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The Indian Bean

The flavour of single origin coffees

20160930eh86One of the artisanal coffee brands that has picked up in the past few years is The Indian Bean. The brand sources its coffee from Coorg, Kodaikanal, north of Karnataka, Araku Valley and BR hills in Karnataka. The company indulges in free trade practices, sourcing coffee directly from farmers and selling it straight to customers through its online and offline channels. The company’s main aim is to promote Indian coffee and bring it to the local populace. The Indian Bean introduces coffees every quarter from a new region in the country. It keeps exploring Indian coffee trails to search for its next new offering.

While the country has some best coffee estates in the world, people restrict themselves to a few brands and never explore Indian beans. An interesting fact about the brand is that it offers single origin coffee. Single origin is when the coffee is from the same geographical region, a single farm or selection of the same beans from a single country. This kind of sourcing adds a distinct flavour to the coffee as compared to a mix of beans from different regions. The Indian Bean also names its flavours based on the region where it was grown to whatever degree available.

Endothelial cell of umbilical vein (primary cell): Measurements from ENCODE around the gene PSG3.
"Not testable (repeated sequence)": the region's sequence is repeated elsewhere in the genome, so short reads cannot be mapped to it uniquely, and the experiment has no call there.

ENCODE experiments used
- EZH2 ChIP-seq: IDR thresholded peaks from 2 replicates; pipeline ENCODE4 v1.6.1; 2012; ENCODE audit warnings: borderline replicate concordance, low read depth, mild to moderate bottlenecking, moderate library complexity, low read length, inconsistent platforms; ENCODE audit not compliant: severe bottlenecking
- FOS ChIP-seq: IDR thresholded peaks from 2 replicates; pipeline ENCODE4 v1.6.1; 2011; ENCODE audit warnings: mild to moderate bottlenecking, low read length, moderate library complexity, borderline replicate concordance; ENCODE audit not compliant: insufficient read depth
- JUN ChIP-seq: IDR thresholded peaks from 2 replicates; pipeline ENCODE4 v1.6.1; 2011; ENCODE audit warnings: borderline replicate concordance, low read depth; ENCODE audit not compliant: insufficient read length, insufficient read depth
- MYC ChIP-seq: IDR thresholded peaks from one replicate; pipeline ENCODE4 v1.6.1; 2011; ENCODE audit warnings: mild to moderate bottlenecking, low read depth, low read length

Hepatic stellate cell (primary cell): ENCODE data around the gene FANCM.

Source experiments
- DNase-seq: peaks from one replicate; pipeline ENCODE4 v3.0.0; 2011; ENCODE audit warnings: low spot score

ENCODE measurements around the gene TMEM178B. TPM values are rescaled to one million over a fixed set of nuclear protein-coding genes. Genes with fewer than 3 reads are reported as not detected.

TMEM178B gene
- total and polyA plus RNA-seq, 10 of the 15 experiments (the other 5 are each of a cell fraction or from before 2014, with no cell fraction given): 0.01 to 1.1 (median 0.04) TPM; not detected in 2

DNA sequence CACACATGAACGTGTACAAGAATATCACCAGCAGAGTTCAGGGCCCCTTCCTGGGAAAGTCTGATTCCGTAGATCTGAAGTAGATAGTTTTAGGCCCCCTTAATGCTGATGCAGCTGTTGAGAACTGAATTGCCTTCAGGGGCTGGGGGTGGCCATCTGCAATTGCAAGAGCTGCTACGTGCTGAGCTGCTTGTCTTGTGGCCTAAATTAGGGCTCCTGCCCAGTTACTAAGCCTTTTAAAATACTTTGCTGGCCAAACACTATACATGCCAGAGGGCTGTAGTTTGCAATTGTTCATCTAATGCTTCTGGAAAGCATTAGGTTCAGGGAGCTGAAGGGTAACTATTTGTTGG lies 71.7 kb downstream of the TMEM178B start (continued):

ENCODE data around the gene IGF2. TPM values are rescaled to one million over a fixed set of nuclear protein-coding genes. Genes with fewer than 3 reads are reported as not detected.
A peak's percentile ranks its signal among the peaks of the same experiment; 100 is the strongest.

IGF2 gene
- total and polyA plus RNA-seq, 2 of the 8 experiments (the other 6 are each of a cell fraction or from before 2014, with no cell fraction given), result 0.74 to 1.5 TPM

The company started distributing in India from June 2013. The coffee is roasted, packed and sent to the customer’s house. The coffees are also available on its online store, retail stores across Bengaluru, Mumbai, Delhi and Pune.

20160930eh61Kunal Ross, founder, The Indian Bean, says. “We want to make sure we have the best standards of quality, using the most cost-effective methods possible to distribute the best coffee from single farm owners in India. The coffee market seems to have boomed with new coffee companies largely in the roast and ground category being introduced by brands. With Tata introducing its instant coffee called Grande, it shows how brands are responding to the demand. There surely has been a positive push in the industry.”

On the coffee trends in the country, he comments, “While there has been an increase in consumption, it is only marginal. Customers are now buying equipment, from grinders to manual brewing and espresso machines for their houses. The consumption is increasing and coffee is being purchased in bean form to get the best taste.”

The brand plans to make a difference by helping to build and support sustainable farming communities. This is the reason it sources regional coffee and wishes to promote it among the Indian coffee drinkers. As customers are becoming more aware about fresh produce, there has been a rise in demand for artisanal coffee by hotels and cafes. Ross, remarks, “The HORECA segment is important and is doing well. Especially as the coffee drinkers mostly drink their favourite beverage out-of-home.”

Discussing about how he plans to take the brand forward, Ross mentions, “As our philosophy is to discover India through coffee, it is important for us to have different coffees coming in from different regions. There is a need for us to push the multiple varieties of coffees. We look forward to work towards informing our customers on the benefits of a new coffee or a new method of brewing.”

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